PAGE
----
your posting) that in most English-language sources on the
subject Delphinos is actually Apollo (Such as the Oxford edition of
"Classical Mythology"). But in most Russian-language books its
Python. You can check a good on-line resource
http://greekroman.narod.ru/ for instance.

Your letter in general is very informative. Thank you very much.

Gleb.

Subject: ACADEMY: Museum of Alchemy
Date: Thu, 9 Jan 2003
From: Michal Pober

Dear John Hobson,

>Does anyone know of a museum showing physical alchemical
>tools, flasks and furnaces etc. anywhere? Also, is there a
>museum of alchemy that has major 16th century art works
>in this theme?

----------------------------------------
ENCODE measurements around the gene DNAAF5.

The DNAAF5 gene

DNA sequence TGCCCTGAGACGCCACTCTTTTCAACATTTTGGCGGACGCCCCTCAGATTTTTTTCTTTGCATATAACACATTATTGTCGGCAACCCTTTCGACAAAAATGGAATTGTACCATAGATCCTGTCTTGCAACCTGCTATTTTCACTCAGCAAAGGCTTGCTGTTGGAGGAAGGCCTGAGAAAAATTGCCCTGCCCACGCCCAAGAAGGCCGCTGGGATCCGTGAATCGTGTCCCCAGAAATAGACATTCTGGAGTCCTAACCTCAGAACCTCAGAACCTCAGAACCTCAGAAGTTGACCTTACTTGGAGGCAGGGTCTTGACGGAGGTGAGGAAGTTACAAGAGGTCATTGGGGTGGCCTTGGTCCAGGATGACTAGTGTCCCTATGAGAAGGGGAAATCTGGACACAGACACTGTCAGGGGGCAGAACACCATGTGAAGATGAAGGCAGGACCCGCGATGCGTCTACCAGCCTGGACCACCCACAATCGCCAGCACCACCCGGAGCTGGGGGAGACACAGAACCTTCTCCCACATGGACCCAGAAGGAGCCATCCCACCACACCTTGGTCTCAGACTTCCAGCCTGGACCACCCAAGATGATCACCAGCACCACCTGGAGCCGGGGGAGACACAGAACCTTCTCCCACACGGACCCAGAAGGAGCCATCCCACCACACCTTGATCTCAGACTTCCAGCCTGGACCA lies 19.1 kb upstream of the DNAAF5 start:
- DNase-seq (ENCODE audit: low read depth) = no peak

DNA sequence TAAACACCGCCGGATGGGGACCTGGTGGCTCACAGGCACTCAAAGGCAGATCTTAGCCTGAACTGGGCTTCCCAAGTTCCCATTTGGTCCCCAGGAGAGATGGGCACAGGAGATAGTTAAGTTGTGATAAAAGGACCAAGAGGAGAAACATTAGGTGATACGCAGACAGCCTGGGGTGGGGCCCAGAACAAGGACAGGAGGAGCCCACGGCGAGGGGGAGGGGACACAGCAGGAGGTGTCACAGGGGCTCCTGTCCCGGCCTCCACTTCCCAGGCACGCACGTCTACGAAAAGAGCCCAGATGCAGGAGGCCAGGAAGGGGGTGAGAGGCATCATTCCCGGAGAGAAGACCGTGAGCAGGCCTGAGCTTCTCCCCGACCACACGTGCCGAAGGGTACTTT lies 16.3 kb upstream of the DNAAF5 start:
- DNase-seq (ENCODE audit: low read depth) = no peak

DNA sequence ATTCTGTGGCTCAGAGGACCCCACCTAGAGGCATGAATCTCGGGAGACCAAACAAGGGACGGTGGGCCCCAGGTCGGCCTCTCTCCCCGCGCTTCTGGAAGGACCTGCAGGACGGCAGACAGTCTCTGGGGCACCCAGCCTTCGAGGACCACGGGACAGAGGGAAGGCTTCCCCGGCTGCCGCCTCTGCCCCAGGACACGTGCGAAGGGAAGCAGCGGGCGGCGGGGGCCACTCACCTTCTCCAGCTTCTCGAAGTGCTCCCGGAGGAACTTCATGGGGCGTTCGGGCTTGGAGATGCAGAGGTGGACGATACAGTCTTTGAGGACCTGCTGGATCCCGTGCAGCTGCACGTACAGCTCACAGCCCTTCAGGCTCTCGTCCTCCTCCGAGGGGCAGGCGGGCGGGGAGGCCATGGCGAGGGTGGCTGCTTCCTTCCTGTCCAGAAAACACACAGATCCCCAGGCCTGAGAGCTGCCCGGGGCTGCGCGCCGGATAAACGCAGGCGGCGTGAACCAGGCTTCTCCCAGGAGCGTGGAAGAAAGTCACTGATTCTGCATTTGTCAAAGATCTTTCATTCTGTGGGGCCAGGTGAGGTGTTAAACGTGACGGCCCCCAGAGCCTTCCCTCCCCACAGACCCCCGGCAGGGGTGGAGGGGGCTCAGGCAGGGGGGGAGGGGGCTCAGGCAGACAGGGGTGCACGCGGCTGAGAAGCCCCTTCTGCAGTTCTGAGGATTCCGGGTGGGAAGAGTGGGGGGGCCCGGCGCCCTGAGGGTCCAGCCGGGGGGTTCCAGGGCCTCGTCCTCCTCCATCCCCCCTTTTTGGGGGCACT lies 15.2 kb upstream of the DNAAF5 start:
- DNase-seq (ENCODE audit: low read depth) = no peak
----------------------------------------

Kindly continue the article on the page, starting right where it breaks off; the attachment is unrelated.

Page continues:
The Alchemy Museum in Kutna Hora has quite a large collection
of reproduction alchemical equipment, both glass and pottery.
In Heidelberg there is a museum of pharmacy which also has a
lot of equipment.
I believe that there can be very little old alchemical glass
that has survived the depredations of time and the propensity
of volatile materials to explode..

Re pictures it seems most likely that major 16th C art works
would most probably be held in Art Collections rather than
anywhere else.

Perhaps you would elicit more information if you clarify
what you're looking for specifically.

With Best Regards,

Michal Pober

Subject: ACADEMY: Museum of Alchemy
From: Elizabeth O'Mahoney
Date: Thu, 9 Jan 2003

Dear John Hobson,

>Does anyone know of a museum showing physical alchemical
>tools, flasks and furnaces etc. anywhere? Also, is there a
>museum of alchemy that has major 16th century art works
>in this theme?

I'm not too sure, but I think UCL (University College London)
has an extensive collection of historical chemical appartus,